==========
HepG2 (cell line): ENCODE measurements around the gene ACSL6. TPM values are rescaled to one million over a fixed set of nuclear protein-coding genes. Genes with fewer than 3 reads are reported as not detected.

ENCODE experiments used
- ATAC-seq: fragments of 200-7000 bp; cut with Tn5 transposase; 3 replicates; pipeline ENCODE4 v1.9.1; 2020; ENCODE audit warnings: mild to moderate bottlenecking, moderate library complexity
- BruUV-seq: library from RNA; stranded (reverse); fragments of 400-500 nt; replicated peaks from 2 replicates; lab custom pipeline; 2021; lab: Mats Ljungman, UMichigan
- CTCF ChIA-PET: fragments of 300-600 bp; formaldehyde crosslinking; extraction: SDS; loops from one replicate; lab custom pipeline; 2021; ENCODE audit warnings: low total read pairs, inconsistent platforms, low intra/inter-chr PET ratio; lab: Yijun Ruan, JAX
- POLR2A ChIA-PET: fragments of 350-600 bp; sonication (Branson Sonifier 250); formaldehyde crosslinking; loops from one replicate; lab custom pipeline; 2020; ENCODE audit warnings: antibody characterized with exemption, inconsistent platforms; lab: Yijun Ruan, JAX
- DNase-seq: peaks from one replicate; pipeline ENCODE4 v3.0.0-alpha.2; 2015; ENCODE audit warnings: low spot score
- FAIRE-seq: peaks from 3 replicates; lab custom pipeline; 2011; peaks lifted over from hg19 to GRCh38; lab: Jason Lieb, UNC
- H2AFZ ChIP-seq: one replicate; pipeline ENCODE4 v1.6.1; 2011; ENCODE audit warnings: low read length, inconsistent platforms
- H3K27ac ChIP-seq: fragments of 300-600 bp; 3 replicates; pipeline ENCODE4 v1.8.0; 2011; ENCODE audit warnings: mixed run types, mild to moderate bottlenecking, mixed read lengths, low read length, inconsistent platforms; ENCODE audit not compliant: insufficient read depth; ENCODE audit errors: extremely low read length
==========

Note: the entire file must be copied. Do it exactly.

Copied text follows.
HepG2 (cell line): ENCODE measurements around the gene ACSL6. TPM values are rescaled to one million over a fixed set of nuclear protein-coding genes. Genes with fewer than 3 reads are reported as not detected.

ENCODE experiments used
- ATAC-seq: fragments of 200-7000 bp; cut with Tn5 transposase; 3 replicates; pipeline ENCODE4 v1.9.1; 2020; ENCODE audit warnings: mild to moderate bottlenecking, moderate library complexity
- BruUV-seq: library from RNA; stranded (reverse); fragments of 400-500 nt; replicated peaks from 2 replicates; lab custom pipeline; 2021; lab: Mats Ljungman, UMichigan
- CTCF ChIA-PET: fragments of 300-600 bp; formaldehyde crosslinking; extraction: SDS; loops from one replicate; lab custom pipeline; 2021; ENCODE audit warnings: low total read pairs, inconsistent platforms, low intra/inter-chr PET ratio; lab: Yijun Ruan, JAX
- POLR2A ChIA-PET: fragments of 350-600 bp; sonication (Branson Sonifier 250); formaldehyde crosslinking; loops from one replicate; lab custom pipeline; 2020; ENCODE audit warnings: antibody characterized with exemption, inconsistent platforms; lab: Yijun Ruan, JAX
- DNase-seq: peaks from one replicate; pipeline ENCODE4 v3.0.0-alpha.2; 2015; ENCODE audit warnings: low spot score
- FAIRE-seq: peaks from 3 replicates; lab custom pipeline; 2011; peaks lifted over from hg19 to GRCh38; lab: Jason Lieb, UNC
- H2AFZ ChIP-seq: one replicate; pipeline ENCODE4 v1.6.1; 2011; ENCODE audit warnings: low read length, inconsistent platforms
- H3K27ac ChIP-seq: fragments of 300-600 bp; 3 replicates; pipeline ENCODE4 v1.8.0; 2011; ENCODE audit warnings: mixed run types, mild to moderate bottlenecking, mixed read lengths, low read length, inconsistent platforms; ENCODE audit not compliant: insufficient read depth; ENCODE audit errors: extremely low read length